By the same authors

Pattern Recognition Using Associative Memories

Research output: ThesisDoctoral Thesis

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QualificationDoctor of Philosophy
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Original languageEnglish

Abstract

The human brain is extremely effective at performing pattern recognition, even in the presence of noisy or distorted inputs. Artificial neural networks attempt to imitate the structure of the brain, often with a view to mimicking its success. The binary correlation matrix memory (CMM) is a particular type of neural network that is capable of learning and recalling associations extremely quickly, as well as displaying a high storage capacity and having the ability to generalise from patterns already learned. CMMs have been used as a major component of larger architectures designed to solve a wide range of problems, such as rule chaining, character recognition, or more general pattern recognition. It is clear that the memory requirement of the CMMs will thus have a significant impact on the scalability of such architectures.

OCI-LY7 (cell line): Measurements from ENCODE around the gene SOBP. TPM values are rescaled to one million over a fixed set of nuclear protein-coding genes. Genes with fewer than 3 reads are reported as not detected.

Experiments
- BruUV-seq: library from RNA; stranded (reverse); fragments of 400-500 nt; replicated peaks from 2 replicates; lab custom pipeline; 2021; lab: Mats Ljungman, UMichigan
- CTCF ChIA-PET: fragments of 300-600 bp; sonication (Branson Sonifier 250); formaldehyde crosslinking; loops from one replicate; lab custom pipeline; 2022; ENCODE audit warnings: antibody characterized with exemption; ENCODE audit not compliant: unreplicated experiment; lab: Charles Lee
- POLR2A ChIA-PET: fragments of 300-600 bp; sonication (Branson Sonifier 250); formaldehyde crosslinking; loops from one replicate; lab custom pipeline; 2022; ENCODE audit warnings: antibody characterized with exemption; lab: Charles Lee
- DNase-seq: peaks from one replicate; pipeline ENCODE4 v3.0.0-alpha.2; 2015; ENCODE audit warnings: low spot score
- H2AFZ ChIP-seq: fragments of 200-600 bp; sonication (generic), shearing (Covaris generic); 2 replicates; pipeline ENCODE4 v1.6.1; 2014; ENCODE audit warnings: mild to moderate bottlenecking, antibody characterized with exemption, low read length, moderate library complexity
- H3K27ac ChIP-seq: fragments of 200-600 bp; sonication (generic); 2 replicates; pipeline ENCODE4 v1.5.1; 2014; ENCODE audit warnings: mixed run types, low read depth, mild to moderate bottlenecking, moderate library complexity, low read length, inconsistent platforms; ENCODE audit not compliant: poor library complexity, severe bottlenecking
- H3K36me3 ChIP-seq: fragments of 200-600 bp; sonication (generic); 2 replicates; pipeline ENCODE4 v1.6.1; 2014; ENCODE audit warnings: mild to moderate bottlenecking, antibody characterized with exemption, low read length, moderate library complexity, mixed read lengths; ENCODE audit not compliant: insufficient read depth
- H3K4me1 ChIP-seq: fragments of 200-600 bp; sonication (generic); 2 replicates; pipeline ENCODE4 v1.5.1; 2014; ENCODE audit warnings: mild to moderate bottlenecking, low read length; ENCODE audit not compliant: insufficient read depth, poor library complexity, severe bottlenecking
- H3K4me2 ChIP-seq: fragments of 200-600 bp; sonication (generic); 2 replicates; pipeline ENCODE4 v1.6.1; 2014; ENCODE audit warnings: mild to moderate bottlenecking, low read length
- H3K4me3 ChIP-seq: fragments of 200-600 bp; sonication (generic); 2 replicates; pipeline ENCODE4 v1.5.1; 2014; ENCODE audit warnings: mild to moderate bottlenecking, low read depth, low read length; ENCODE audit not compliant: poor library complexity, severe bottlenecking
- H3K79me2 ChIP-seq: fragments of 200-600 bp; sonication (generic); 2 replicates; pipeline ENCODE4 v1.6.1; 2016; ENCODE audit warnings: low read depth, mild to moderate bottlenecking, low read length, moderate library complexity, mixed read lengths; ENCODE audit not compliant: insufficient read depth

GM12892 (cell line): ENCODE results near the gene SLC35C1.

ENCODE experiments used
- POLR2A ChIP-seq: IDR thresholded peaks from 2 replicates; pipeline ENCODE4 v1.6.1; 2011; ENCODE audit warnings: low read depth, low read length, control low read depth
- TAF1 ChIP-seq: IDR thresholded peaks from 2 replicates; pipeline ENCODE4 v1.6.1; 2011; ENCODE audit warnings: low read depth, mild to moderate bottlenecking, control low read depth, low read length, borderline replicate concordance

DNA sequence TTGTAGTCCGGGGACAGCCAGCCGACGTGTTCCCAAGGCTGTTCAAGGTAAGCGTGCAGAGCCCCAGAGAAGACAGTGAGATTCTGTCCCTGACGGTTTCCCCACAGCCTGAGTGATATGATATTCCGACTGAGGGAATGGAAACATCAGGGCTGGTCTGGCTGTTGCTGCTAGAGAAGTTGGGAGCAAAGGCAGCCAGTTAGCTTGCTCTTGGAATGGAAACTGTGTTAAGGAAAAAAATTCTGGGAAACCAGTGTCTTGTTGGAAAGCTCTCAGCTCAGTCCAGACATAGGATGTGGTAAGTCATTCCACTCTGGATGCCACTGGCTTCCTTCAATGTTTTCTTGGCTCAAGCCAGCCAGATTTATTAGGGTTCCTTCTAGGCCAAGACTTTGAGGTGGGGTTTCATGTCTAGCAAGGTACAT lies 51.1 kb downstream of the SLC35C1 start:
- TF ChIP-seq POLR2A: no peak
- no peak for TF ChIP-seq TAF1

A domain specific language for binary CMMs is developed, alongside an implementation that uses an efficient storage mechanism which allows memory usage to scale linearly with the number of associations stored. An architecture for rule chaining is then examined in detail, showing that the problem of scalability is indeed settled before identifying and resolving a number of important limitations to its capabilities. Finally an architecture for pattern recognition is investigated, and a memory efficient method to incorporate general invariance into this architecture is presented—this is specifically tested with scale invariance, although the mechanism can be used with other types of invariance such as skew or rotation.

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